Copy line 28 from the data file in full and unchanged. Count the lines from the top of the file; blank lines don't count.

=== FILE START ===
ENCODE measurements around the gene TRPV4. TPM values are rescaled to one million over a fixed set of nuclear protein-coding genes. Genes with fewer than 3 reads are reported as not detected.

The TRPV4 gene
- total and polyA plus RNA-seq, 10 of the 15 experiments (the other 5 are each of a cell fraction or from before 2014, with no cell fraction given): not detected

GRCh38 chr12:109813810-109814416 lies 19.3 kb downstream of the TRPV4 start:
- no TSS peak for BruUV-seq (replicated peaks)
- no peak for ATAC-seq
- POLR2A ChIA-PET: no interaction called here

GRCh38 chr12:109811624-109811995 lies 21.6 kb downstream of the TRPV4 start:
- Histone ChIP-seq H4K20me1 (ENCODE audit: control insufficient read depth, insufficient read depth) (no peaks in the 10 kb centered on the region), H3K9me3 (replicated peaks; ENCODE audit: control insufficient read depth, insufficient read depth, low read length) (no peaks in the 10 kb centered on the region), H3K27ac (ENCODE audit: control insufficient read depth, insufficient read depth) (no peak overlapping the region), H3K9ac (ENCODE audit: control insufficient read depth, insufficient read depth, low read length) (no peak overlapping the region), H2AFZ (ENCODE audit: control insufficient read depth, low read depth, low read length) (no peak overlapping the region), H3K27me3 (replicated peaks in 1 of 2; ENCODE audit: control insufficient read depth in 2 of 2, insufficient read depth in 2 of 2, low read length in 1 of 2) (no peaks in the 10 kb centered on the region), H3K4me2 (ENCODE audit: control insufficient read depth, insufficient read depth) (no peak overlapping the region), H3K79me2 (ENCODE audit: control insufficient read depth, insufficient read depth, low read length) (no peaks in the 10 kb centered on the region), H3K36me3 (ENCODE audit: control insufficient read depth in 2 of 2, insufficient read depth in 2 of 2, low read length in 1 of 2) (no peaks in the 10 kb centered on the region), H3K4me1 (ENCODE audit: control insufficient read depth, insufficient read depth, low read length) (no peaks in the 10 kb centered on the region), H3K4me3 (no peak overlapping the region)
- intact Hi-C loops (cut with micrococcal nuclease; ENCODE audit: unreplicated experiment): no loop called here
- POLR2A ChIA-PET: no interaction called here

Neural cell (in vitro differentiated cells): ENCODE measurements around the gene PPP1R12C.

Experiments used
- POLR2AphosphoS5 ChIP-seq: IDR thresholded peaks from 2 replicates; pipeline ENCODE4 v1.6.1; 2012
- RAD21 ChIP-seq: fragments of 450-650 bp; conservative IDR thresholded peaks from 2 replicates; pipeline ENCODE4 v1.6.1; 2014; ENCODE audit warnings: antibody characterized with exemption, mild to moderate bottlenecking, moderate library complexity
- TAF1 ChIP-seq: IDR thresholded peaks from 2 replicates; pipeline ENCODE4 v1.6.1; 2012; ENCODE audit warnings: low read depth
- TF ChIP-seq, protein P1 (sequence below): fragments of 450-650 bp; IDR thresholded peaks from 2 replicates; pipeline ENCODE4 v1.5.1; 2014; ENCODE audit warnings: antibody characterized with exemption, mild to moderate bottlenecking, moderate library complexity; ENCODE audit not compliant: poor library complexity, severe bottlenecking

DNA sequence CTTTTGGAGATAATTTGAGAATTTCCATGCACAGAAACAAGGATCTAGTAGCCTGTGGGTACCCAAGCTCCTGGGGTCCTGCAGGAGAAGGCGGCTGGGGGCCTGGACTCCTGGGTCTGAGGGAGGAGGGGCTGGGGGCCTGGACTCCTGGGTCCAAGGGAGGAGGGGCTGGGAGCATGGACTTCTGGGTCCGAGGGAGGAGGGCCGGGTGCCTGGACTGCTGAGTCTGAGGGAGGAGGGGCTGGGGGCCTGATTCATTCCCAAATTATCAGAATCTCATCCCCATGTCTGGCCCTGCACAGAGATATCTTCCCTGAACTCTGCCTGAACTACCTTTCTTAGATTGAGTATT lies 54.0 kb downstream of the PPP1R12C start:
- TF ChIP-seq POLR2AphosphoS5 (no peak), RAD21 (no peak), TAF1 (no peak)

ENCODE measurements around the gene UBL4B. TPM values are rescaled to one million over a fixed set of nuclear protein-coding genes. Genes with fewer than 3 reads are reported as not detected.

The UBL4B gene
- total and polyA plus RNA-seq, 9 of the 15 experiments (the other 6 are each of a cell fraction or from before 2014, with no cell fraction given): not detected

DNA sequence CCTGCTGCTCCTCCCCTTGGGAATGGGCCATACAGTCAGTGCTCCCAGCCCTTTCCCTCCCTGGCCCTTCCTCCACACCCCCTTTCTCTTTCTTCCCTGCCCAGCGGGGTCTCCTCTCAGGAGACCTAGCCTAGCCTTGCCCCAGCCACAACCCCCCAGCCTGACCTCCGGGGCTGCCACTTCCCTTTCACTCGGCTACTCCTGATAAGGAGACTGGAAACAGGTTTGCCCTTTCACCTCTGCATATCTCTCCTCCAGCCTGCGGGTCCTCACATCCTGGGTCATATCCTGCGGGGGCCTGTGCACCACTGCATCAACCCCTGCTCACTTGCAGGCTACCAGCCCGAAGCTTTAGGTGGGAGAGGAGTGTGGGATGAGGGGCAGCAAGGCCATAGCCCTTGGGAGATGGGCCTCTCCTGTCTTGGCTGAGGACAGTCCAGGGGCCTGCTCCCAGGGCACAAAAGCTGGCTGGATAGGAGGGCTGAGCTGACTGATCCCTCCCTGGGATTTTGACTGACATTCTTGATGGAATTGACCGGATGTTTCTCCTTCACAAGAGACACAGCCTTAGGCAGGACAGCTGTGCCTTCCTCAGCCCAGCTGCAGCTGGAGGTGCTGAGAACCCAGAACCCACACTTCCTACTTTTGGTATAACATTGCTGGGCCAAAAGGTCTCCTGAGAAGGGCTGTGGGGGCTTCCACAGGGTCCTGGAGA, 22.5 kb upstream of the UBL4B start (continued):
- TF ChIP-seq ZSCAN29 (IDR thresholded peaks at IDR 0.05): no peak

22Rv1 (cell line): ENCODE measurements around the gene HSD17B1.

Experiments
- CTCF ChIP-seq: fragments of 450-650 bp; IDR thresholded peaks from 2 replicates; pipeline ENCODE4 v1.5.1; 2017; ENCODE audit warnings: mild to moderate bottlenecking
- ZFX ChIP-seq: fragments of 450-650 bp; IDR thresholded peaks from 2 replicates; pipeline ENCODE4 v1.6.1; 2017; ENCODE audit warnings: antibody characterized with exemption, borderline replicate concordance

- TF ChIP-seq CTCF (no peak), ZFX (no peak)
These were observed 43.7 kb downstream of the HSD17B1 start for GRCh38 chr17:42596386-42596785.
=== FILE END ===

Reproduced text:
- ZFX ChIP-seq: fragments of 450-650 bp; IDR thresholded peaks from 2 replicates; pipeline ENCODE4 v1.6.1; 2017; ENCODE audit warnings: antibody characterized with exemption, borderline replicate concordance